One parameter I have trouble with is I can’t fill the tank to the same level each time. Using the automotive style “fill gun” I can get several more gallons in the tank. Probably 7-8 more $4 gallons. I don’t have a spiffy Silverleaf machine, so I can only compute mpg mathmatically, so number of gallons is significant.
I’ve almost quit keeping track of miles/gallon……I give up!
We drive a 95 Coachman Santara Class C and tow an ’03 Saturn wagon. We keep it around 60-65 on the highways. This year is the first time we really drove any distance and calculated the mpg to be between 7 – 7.5. It is what it is. I’m sure there are ways to improve it slightly, but we’re happy as long as we’re rolling.
But Nick, haven’t you heard the phrase, “…I swear, the fish was *THIS* long!”
We have a 2002 Safari Serengeti 40 ft MH with the same Engine and transmission as you do, 350 hp turbo-charged Cummins with the Allison 6 speed.
We travel at 62-65 MPH range also.
Pulling a 2005 Saturn Vue and get 8 miles per gallon
Have over 60,000 miles on it and didn’t see much difference after 50,000.
The single biggest mpg killer is to drive a diesel like a gasoline engine. This means let the torque get the job done… in time.. and stop trying to “keep up” with the four wheelers.
The biggest guzzler is “too much too fast” on the accelerator. I know, I know, some people are just not compatible with torque managed driving. The SilverLeaf has the ability to set a target performance range and you can monitor it to see just how overly aggressive you might be in startup and speed change situations. Do it gradually and it will make more difference than just what speed you choose to cruise.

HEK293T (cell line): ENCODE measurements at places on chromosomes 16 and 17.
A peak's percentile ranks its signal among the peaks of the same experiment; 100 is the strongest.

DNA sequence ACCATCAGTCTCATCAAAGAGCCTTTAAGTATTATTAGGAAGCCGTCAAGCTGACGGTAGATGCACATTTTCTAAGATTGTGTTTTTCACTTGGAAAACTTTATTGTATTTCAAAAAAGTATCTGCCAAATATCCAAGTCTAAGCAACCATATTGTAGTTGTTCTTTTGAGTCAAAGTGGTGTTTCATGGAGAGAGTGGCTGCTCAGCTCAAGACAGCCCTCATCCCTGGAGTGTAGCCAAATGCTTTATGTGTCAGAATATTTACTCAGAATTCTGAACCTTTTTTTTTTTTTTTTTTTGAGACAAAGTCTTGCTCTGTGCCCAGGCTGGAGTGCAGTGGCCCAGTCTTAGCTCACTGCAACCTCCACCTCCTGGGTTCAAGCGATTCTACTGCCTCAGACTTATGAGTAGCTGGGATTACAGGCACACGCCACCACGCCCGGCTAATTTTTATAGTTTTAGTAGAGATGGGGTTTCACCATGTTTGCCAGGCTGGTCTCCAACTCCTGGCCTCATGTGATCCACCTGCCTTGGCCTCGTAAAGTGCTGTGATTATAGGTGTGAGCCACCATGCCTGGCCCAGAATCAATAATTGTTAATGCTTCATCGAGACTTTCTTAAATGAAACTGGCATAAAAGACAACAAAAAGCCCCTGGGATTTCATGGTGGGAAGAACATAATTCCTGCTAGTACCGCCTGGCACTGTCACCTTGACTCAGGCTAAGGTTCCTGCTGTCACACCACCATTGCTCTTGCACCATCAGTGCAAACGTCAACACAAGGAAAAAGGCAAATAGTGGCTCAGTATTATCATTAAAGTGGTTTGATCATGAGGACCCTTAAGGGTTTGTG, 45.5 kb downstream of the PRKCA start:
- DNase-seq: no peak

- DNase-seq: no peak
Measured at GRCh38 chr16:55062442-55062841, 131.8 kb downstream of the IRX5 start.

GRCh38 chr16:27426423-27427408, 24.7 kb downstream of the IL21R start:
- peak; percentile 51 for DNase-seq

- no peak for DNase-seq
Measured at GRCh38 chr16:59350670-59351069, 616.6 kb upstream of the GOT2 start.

Every diesel engine and drive train has a “sweet spot” for the best performance. This is partly due to the fixed aspects, like gear ratios, tire pressures, etc. and partially due to the computers that manage all of this. All ECM controlled diesels can be performance adjusted by technicians to run power or run performance or somewhere in between. Most are factory set to meet Emissions requirements, first and MPG needs somewhere down the power curve. A retune might be in order to improve your MPG.
A diesel sweet spot can be fairly narrow, too, and can be drastically affected by not only the wind but the road surface. Simple example is the road going into Manteo, NC from the west compared to the road (highway 12) going down the outerbanks to Cape Hatteras. There is a good 1.5 to 2 MPG difference at the same speed on these two roads under windless conditions.
So, Drive it like the muffler fell off and you are trying to avoid getting a ticket for noise violations is a simple rule of thumb. Be sure tire pressures are high enough and watch the torque curve when changing speeds. Beyond that, performance tuning might be in order since you dont seem to ever have any issues with power in the mountains. Maybe some of that extra power can be returned to you in the form of better MPG.